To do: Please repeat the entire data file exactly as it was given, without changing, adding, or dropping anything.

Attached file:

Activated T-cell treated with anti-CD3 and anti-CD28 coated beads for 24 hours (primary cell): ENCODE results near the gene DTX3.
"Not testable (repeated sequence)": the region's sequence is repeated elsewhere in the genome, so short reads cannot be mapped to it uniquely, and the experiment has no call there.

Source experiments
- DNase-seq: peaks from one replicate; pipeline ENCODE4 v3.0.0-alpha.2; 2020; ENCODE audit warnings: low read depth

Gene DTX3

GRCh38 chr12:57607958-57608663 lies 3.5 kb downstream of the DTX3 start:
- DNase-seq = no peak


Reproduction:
Activated T-cell treated with anti-CD3 and anti-CD28 coated beads for 24 hours (primary cell): ENCODE results near the gene DTX3.
"Not testable (repeated sequence)": the region's sequence is repeated elsewhere in the genome, so short reads cannot be mapped to it uniquely, and the experiment has no call there.

Source experiments
- DNase-seq: peaks from one replicate; pipeline ENCODE4 v3.0.0-alpha.2; 2020; ENCODE audit warnings: low read depth

Gene DTX3

GRCh38 chr12:57607958-57608663 lies 3.5 kb downstream of the DTX3 start:
- DNase-seq = no peak